Iraqi Islamic Party shuns Rafsanjani
The Sunni Iraqi Islamic Party said the visit to Iraq by Akbar Hashemi Rafsanjani, chairman of Iran's Assembly of Experts, is not welcome, al-Iraq lil-Kul reported Tuesday.
Rafsanjani arrived in Baghdad Monday for a five-day visit, though his arrival was met with criticism from several top Iraqi officials.
IIP members said the visit is unwelcome and called on the Iraqi government to launch an investigation into Iranian interference in Iraqi internal affairs, which some say brought the war-torn country to the brink of civil conflict.
The party said in a statement that Iran should respect Iraq's affairs if relations between the two countries are to improve. The IIP blames Iran for interfering in Iraqi politics, supporting Shiite militias and transferring illegal weapons and drugs across the border.
The IIP of Iraqi Vice President Tariq al-Hashimi is a main component of the Iraqi Accordance Front slate.
Meanwhile, demonstrators took to the streets in Fallujah and other cities in protest of the Rafsanjani visit, calling the former Iranian president a killer.
Rafsanjani, for his part, said, following a meeting with Iraqi President Jalal Talabani, that Iran is willing to offer assistance to the Iraqi people.
Kurdish lawmakers deny Iraqi election monitors
The Kurdish Parliament announced a committee in the Kurdistan Regional Government would supervise the May elections, Addustour reported Tuesday.
Kurdish lawmakers said Tuesday they would supervise their own elections, denying a supervisory role for the Independent High Electoral Commission of Iraq, which monitored the Jan. 31 provincial elections in 14 of the 18 Iraqi provinces.
The three Kurdish provinces and Kirkuk are scheduled tentatively to hold elections May 19. Karim Bahri of the Kurdistan Regional Parliament's legal committee said his office was the only body permitted to decide how to carry out the elections.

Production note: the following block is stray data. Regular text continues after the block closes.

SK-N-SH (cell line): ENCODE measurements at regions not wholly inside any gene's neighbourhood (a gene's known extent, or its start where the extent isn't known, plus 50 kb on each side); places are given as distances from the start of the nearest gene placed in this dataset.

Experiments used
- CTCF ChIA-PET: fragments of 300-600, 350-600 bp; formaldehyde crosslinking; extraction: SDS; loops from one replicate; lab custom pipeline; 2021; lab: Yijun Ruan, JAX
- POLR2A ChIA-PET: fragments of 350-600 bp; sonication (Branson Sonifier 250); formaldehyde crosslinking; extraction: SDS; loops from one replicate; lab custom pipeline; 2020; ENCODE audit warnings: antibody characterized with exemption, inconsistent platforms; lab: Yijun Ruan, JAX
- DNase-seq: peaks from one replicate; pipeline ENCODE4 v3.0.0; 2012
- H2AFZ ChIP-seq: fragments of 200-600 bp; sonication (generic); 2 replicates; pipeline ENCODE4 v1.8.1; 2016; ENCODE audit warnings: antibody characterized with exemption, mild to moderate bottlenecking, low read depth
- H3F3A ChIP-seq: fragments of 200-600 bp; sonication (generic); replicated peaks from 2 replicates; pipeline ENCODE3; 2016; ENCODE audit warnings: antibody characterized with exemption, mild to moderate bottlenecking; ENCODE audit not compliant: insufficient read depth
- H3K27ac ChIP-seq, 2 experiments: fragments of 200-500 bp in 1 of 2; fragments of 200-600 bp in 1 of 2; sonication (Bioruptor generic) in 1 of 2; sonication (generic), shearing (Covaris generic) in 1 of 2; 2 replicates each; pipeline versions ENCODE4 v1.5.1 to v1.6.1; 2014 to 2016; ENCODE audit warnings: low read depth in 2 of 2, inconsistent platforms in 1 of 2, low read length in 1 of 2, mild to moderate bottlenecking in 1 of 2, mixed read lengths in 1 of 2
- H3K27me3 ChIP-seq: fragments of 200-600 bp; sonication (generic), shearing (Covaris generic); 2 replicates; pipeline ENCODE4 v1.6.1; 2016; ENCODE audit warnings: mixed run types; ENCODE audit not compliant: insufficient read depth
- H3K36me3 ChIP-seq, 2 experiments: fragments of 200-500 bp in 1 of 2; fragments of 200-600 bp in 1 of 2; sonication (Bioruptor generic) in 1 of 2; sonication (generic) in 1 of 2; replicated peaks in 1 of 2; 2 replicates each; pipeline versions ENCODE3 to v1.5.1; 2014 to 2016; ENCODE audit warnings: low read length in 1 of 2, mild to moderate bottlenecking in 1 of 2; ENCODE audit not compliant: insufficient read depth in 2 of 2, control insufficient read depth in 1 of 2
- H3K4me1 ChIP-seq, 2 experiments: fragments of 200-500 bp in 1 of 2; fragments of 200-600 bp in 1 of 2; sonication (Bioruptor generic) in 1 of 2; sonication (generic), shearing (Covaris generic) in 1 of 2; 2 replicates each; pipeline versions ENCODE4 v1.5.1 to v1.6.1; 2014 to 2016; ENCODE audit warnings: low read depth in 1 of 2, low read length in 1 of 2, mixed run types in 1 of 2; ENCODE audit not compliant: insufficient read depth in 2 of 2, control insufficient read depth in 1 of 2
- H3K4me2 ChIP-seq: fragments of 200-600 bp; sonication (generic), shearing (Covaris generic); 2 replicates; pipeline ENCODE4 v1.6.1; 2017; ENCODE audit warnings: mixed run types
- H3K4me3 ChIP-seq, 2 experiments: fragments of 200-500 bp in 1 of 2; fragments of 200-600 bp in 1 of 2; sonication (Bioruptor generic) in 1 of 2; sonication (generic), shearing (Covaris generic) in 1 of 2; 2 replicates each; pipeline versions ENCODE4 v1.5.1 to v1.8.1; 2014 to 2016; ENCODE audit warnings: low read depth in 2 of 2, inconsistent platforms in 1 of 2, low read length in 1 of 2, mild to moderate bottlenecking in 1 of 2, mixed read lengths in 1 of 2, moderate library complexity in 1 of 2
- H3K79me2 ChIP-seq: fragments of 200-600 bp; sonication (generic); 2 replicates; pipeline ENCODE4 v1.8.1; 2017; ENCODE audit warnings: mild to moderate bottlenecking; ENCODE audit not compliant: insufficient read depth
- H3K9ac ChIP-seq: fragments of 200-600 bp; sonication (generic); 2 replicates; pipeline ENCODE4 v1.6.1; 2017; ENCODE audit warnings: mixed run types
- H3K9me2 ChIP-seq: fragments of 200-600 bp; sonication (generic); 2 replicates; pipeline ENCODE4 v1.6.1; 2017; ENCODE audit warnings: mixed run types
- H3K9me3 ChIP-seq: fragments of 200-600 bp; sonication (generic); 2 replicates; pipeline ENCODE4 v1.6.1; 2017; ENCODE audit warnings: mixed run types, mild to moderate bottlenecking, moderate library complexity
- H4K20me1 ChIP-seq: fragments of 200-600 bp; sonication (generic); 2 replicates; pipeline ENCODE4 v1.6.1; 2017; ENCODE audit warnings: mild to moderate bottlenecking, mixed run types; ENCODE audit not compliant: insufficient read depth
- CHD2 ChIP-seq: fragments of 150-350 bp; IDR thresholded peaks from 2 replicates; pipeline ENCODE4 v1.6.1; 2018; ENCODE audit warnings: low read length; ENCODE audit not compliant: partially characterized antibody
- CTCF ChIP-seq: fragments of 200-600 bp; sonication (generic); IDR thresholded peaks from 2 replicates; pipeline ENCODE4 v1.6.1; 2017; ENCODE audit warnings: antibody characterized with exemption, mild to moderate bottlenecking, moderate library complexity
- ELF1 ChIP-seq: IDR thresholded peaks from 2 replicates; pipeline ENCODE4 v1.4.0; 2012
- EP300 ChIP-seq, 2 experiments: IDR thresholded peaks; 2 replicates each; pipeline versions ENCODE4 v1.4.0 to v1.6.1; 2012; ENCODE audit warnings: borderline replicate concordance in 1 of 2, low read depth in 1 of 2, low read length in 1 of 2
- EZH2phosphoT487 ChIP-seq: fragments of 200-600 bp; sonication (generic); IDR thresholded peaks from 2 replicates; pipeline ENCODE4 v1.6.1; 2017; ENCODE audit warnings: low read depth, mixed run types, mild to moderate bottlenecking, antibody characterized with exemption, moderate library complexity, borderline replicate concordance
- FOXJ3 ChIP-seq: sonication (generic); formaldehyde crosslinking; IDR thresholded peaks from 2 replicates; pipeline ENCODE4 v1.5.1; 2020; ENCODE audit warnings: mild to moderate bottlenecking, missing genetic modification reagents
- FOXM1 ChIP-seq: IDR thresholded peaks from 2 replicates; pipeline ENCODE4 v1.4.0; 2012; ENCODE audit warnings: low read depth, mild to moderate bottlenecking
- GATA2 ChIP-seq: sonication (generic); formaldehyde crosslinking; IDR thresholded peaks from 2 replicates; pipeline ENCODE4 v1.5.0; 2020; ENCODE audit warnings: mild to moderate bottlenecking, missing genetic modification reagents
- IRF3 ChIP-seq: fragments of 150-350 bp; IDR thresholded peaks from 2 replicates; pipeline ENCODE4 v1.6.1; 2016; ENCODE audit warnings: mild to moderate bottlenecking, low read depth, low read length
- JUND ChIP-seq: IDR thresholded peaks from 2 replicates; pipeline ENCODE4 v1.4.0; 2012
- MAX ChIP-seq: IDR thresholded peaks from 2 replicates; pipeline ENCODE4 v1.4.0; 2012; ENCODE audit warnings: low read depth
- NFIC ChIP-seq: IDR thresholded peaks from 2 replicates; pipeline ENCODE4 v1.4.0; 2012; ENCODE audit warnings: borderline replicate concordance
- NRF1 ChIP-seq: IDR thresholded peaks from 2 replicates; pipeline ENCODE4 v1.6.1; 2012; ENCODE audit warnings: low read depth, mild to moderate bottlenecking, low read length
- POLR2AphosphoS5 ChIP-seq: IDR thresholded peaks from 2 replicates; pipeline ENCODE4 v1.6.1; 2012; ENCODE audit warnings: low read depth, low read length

He noted, however, that his committee had officers who had worked in coordination with IHEC who would prevent any outside interference in the May elections.
Ali Qadir, the head of IHEC in Erbil, the Kurdish capital, said there were already internal disputes on the date for the elections, saying it may be necessary to delay the vote while all parties survey the election requirements.
Courts face political pressure over speaker post
Political disputes erupted over whether the Iraqi courts should seat Sunni lawmaker Iyad al-Samarrai as the speaker of the Iraqi Parliament, al-Mada reported Tuesday.
Lawmakers in the Iraqi Parliament warned of political pressures facing the Iraqi courts over the decision. Iraq has been without a speaker since December when Mahmoud Mashhadani stepped down from the position.
Abbas al-Bayati with the Shiite United Iraqi Alliance, however, emphasized that the Iraqi judicial system is an independent body and above political influence. Bayati added that when matters go before the federal courts, it is because lawmakers respect its decisions, noting the importance of choosing a speaker.
Fadhila Party leader Hassan al-Shammari, meanwhile, said he did not anticipate a decision on the Samarrai appointment, saying the issue was too politically divisive to reach a consensus.
Samarrai in February fell just short of the votes needed to assume the speaker position.
(Edited by Daniel Graeber)